Some of the water was successfully pumped out of the cave system, and oxygen lines positioned to replace the air that was quickly becoming even more depleted after so many rescue personnel joined the boys in the confined space . Up to 50 foreign divers and 40 Thai divers were involved in the rescue . It was a massive logistical exercise carried out in the most difficult conditions.

A strong guide rope and pulley systems were installed to aid navigation for both supplies in and divers out, but it still meant a 1 .5-mile underwater journey for the boys through difficult conditions, poor visibility and cave constrictions as little as 15 inches high . None of the boys knew how to scuba dive; some of the boys didn't even know how to swim . The total distance to the cave exit was 2 .5 miles.

On July 8, five days after the boys were first found and with guidelines now in place, 18 divers from the Thai military started the rescue . Eight boys were successfully and safely extracted from the cave one day later . On the following day, the remaining four boys, their coach, Doctor Harris, who had stayed with them, and the last Thai navy SEALs were finally out . It was a second miracle.

Unfortunately, it was not all a happy ending: Saman Gunan, a former Thai navy diver, had died three days before the extraction started after running out of air on the way back from an oxygen-supply run to the boys' cave ledge.

Details of the actual rescue techniques were only revealed later . Each boy was fitted with a full-face diving mask, strapped to one of two rescue divers tasked with shepherding him through the water, and bundled onto a stretcher to be carried through the dry parts of the cave system.

Finnish cave rescue diver Jani Santala told BBC Radio 4's Today that the last group of boys were heavily sedated to avoid anxiety as they went through the dark, narrow underwater passageways . (The depth of the dives was insufficient to cause concern about narcosis or other side effects.) However, at a press conference, Thai Prime Minister Prayuth Chan-ocha insisted the boys were not given anesthesia, just anti-anxiety medication, but didn't specify which kind.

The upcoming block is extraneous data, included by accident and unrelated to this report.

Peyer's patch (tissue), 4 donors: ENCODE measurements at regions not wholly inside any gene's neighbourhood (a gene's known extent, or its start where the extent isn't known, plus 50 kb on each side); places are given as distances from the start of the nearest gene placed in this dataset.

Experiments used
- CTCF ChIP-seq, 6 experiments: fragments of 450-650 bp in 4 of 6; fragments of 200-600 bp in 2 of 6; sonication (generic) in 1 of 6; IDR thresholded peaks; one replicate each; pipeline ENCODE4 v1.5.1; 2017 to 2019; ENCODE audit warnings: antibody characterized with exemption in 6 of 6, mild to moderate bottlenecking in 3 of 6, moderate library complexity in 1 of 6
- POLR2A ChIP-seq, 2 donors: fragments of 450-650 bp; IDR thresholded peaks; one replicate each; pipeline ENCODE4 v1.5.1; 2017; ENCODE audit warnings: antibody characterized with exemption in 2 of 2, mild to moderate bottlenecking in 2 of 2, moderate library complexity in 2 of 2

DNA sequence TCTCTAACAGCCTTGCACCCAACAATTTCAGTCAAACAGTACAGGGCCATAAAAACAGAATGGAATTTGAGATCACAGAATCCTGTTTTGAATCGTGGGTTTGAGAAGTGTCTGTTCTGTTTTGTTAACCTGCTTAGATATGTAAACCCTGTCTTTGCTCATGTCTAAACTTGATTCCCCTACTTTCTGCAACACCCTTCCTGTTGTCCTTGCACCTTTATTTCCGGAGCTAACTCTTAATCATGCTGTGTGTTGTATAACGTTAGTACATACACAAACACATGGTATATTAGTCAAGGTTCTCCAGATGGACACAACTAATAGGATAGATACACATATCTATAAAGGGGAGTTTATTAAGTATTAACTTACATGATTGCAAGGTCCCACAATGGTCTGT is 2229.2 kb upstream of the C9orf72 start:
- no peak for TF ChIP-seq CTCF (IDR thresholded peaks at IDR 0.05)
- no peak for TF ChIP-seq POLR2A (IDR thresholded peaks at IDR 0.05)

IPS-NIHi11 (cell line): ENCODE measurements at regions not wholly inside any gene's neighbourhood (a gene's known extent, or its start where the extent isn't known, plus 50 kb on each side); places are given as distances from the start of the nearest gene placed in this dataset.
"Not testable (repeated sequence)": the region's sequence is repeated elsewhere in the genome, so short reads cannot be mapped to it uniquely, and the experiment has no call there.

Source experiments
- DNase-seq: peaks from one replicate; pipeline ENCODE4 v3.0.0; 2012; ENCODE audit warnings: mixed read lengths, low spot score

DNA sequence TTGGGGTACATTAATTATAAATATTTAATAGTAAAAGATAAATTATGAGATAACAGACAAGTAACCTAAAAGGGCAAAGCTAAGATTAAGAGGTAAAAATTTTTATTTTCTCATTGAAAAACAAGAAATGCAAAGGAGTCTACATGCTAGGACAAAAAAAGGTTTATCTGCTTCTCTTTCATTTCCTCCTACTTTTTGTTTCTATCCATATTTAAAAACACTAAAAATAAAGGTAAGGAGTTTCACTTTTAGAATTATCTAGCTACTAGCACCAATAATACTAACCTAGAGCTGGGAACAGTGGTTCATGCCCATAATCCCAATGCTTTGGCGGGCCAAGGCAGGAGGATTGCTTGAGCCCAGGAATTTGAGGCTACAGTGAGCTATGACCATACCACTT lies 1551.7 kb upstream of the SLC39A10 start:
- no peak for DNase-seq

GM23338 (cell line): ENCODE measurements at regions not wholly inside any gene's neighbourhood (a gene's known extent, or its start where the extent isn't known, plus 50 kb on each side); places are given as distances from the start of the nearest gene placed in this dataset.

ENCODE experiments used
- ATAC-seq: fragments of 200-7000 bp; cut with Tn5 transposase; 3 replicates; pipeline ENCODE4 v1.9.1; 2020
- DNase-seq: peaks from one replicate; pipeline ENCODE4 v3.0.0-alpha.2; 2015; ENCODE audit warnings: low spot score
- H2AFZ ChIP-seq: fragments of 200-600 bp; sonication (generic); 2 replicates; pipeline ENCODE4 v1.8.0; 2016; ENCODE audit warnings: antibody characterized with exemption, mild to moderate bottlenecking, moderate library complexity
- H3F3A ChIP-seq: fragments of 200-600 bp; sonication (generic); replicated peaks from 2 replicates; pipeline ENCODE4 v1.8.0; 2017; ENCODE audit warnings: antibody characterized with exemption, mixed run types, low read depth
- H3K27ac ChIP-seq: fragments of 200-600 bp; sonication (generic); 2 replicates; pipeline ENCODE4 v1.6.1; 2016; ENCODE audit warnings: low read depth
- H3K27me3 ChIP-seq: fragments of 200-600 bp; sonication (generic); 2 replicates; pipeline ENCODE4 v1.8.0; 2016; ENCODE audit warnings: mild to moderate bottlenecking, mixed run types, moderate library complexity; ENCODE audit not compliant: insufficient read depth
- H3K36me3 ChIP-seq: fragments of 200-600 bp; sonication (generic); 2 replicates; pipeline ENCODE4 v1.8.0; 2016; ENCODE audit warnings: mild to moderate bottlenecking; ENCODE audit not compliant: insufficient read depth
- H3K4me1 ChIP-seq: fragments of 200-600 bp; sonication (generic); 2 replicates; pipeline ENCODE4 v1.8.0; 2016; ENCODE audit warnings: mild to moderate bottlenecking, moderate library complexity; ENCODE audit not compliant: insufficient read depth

"Who the hell would give that to a kid?" he said about anesthesia, adding the boys were instead given "something to make them not too nervous and panic."

Former Navy SEAL Chaiyananta Peeranarong told AFP News, "Some of them were asleep, and some of them were wiggling their fingers, kind of groggy -- but they were breathing . My job was to transfer them along."

The successful rescue must be credited to the courage of all volunteers involved, as well as the strength and mental fortitude of the young members of the Wild Boar soccer team who had been trapped underground for 17 days.

But it all could have easily ended in disaster: It has now been revealed that the water pumps failed in the final stage . Commander Chaiyananta Peeranarong, the last person to leave the cave, told the press that he heard shouts of alarm as the pumps failed in an area between two chambers, filling them with water as 20 rescuers remained inside . "By the time the last diver was out, the water was already at head level, almost to the point where he needed an oxygen [air] tank."

There have been calls for John Volanthen and Rick Stanton to receive awards such as the George Medal from Queen Elizabeth for their efforts . But Volanthen credits the international team of military, navy and civilian divers who all "pulled together ." Safely back in the U .K ., he told Sky News, "We were very pleased and we were very relieved that they were all alive, but I think at that point we realized the enormity of the situation, and that's perhaps why it took a while to get them all out .

"I dive for passion, and always wondered if it would ever have a purpose," Volanthen said . "[The] last two weeks were what I have prepared for my entire life."

Heroes all.

-- John Bantin